Welcome to Robot Dialogs. This is a place where I will record my progress, mistakes, errors, failures, lessons learned and hopefully occasional success in my designs and implementations of robots and other technical endeavors. I will try to make it as educational, informative and entertaining as I can...

Sunday, February 13, 2022

Eurorack Level Display

This build was inspired by this post from ElectroDruid, at least in part. I have been getting into sound synthesis over the past year and needed simple module on my Eurorack setup that I can plug anything into and see if it's working (or peaking). There are a few modules out there like what I've made here but I'm doing most of my synth as DIY kits or pure DIY of my own design.

The idea started on the breadboard, and because I had an Arduino Pro Mini in my box of spares that's what I used. 

Here all 16 outer pins of the Pro Mini and two of the inner analog pins are connected to the row of LEDs each of which has a series resistor. for a total of 18 LEDs, which was later reduced to 16. 

There were still two analog pins available (the green and yellow wires) which were used as audio inputs. The other two analog inputs were later used for some timing/debugging. The audio and control signals on Eurorack can swing ±10V which would damage the Arduino if used directly. To solve that I've used almost the same circuit as the ElectroDruid version but with different values which clamps the signal to +5 : -0.5V for the Arduino.

The Pro Mini I had handy was the 8Mhz 3.3V version, but later I switched to a 5V 16Mz version to improve the sample rate.

For  a proof of concept I started with the built in Arduino APIs, which work but are very inefficient. That initial version only managed to sample at ~2kHz. Eventually after switching to the faster Pro Mini and several iteration of optimization the sample rate was improved to ~38kHz; however, two pins are sampled, toggling every other read, so it's about 18kHz per input. That's not as good as the PIC used by ElectroDruid, but it's plenty for my purposes. Here's a pin toggled with every ADC read showing the final sample speed.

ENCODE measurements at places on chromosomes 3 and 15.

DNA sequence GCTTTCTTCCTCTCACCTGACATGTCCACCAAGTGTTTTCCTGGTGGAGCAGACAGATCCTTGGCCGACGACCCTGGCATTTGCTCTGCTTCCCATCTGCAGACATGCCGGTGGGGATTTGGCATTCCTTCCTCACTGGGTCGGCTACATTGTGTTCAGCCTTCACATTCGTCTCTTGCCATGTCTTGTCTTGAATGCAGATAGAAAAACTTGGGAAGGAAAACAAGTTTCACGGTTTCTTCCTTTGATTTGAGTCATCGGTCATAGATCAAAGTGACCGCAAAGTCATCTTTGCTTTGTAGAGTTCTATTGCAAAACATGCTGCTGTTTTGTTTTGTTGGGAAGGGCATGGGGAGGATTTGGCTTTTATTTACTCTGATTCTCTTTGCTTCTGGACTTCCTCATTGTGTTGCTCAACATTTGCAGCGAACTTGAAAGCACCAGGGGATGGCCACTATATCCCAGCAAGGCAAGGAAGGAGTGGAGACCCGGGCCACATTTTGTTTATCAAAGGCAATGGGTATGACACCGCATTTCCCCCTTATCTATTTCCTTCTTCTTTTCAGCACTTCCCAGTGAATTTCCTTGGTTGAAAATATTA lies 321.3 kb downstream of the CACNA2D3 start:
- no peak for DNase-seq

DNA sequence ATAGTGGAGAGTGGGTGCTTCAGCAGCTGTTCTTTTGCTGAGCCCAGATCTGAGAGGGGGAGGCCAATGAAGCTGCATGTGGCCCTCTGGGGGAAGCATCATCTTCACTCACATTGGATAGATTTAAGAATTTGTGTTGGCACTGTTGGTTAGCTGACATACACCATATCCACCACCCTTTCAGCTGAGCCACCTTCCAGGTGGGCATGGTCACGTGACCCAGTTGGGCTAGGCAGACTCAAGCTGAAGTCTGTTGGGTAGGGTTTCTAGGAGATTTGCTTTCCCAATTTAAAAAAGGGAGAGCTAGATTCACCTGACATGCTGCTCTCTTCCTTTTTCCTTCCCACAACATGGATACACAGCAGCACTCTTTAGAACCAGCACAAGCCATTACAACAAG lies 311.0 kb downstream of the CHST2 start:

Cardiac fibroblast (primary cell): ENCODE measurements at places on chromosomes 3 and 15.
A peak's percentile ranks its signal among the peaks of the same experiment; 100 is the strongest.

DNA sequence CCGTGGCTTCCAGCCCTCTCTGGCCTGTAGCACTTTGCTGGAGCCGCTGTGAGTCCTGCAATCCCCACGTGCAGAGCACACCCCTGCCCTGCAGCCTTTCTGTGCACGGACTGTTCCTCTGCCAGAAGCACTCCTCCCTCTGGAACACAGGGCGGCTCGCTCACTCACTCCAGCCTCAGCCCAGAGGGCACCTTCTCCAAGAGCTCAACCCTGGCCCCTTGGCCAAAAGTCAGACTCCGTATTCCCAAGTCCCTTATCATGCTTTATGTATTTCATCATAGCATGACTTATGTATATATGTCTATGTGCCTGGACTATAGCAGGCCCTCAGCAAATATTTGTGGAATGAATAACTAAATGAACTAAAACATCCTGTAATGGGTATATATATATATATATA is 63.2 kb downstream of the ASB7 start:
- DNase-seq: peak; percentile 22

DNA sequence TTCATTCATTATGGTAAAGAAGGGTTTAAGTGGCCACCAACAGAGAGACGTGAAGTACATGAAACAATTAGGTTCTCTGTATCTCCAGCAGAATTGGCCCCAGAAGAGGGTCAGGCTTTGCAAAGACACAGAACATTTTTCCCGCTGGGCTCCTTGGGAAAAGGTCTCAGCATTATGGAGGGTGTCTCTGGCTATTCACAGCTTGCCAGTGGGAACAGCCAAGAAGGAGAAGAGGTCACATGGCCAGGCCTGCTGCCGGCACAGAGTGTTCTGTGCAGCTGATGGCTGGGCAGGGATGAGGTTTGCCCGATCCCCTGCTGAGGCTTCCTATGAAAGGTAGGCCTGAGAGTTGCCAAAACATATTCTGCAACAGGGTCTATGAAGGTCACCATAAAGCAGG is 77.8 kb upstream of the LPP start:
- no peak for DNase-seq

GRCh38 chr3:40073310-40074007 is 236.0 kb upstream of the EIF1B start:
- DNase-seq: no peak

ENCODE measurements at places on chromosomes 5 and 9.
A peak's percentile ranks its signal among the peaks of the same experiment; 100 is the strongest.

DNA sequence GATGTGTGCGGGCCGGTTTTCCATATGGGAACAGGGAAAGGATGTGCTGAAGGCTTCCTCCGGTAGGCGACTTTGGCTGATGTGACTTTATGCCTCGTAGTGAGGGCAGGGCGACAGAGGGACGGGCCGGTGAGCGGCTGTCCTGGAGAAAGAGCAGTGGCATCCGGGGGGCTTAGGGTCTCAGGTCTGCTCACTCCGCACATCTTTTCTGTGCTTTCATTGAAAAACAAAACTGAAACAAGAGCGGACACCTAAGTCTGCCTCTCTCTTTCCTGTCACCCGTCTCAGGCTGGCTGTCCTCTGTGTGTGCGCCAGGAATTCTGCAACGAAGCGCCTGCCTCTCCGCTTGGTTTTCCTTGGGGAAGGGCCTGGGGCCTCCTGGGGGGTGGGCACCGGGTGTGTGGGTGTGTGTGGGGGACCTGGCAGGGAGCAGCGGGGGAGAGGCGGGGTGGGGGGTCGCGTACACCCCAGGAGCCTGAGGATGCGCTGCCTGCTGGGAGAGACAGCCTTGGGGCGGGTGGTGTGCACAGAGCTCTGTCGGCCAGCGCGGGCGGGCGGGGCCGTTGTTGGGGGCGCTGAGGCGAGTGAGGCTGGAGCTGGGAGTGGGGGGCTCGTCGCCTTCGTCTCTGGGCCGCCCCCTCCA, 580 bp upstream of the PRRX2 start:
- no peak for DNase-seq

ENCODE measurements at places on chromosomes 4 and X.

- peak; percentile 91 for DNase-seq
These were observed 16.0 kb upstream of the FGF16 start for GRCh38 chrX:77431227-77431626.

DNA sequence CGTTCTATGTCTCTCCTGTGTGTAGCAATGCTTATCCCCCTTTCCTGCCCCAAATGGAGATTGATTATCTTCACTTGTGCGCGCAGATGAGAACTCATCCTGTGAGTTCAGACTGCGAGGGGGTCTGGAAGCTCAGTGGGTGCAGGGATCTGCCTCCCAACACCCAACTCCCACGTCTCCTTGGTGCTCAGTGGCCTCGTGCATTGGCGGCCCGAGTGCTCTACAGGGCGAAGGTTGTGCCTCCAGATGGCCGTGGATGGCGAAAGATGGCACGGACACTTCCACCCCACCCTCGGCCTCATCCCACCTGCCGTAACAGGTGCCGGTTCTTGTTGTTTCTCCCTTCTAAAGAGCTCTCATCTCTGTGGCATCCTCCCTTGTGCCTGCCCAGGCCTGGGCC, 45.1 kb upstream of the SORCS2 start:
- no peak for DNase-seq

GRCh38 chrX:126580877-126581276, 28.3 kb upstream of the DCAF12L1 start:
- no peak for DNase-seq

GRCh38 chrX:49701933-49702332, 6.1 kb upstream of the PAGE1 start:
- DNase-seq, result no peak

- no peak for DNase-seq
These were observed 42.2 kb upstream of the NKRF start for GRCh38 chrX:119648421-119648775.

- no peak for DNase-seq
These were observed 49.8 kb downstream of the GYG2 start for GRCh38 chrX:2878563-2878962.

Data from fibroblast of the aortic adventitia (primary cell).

Reading a pin toggled during every ADC interrupt.
Prior to getting that kind of performance I set the software aside and designed a set of PCBs. This is the first time I've designed PCBs for manufacture. I've only made them for etching before. I figured this was a fairly straight forward design to get some experience on. After some design time and learning how to use KiCad I managed to get a v1.0 I was happy with and had some samples made by Seeed Fusion PCB service. I also spent some time learning how to use FreeCAD and made a footprint or two for this design. 

While waiting on the boards to arrive I finished improving the software, ordered the components I needed to make several of them and used FreeCAD again to design a front panel. I initially 3D printed the panel to see if the fit was okay and then had a friend with a CNC mill machine some from aluminum for me. In the software, I also added a peak indicator to the code so fast peaks are more visible. The ~38kHz sample rate came at the expense of resolution which was reduced to 8 bits. There is a lookup table in the code based on this table. The look up table is used to map the audio level to the number of lit LEDs where each LED covers a fixed value 0dB down to -30dB.

Once received, the v1 boards worked great. 

After a few of these were built as intended I decided to make some that ignored one of the inputs and connected the two audio jacks as a passive multiple. This seems to be more convenient than plugging two independent sources in. The v1.0 boards have a 5V regulator on them and some configurable solder jumpers for that but I don't think they are needed, since the power consumption is within the limits of the regulator on the Pro Mini.

Power Consumption on v1:
Peaks (All LEDs on) = 85mA on +12V
Idle (LEDs Off) = 26mA @ 12V

So ~60mA/16 LEDs. LEDs pull 3.75mA each (avg)

On one of the boards I used some alternate firmware to implement a tuner. The tuner is pretty basic, measuring time between zero crossings and mapping that period to notes with a look up table. For that, 12 LEDs were used for notes and 4 for showing the deviation (how far out of tune). It's very convenient and intuitive for tuning oscillators.

After some testing and using the v1 boards and a few months using them I did a redesign in KiCad 6 for v2: 
  1.  Used footprints for resistors that are closer to 250mW sizes. There's a lot of wasted space on the board, same for diodes and ferrite bead.
  2.  Use footprints that are correct (wider than v1) for all ceramic caps so they don't have to be bent.
  3.  Avoid resistors for Arduino foot print so they don't run into each other.
  4.  Moved second 20pin header on PCB_B to reduce the depth when plugged in.
  5.  Use small traces for all the led paths, no need to mix and match.
  6.  Add Open Hardware logo.
  7.  Add passive multiple path with solder bridge.
  8. Removed several unneeded capacitors.
  9. Removed the 5V regulator and it's support components.
  10. Changed a bunch of footprints.
  11. Removed power LED.
  12. Removed mounting holes in corners.
I'm waiting for the v2 boards to arrive along with 10 other PCB designs... I went a little ham on the PCB ideas.

Some things I didn't try on v2 that could happen on a v3:
 1. CV input circuit path (could use LEDs to show semitones and octaves)
 2. CV output circuit?

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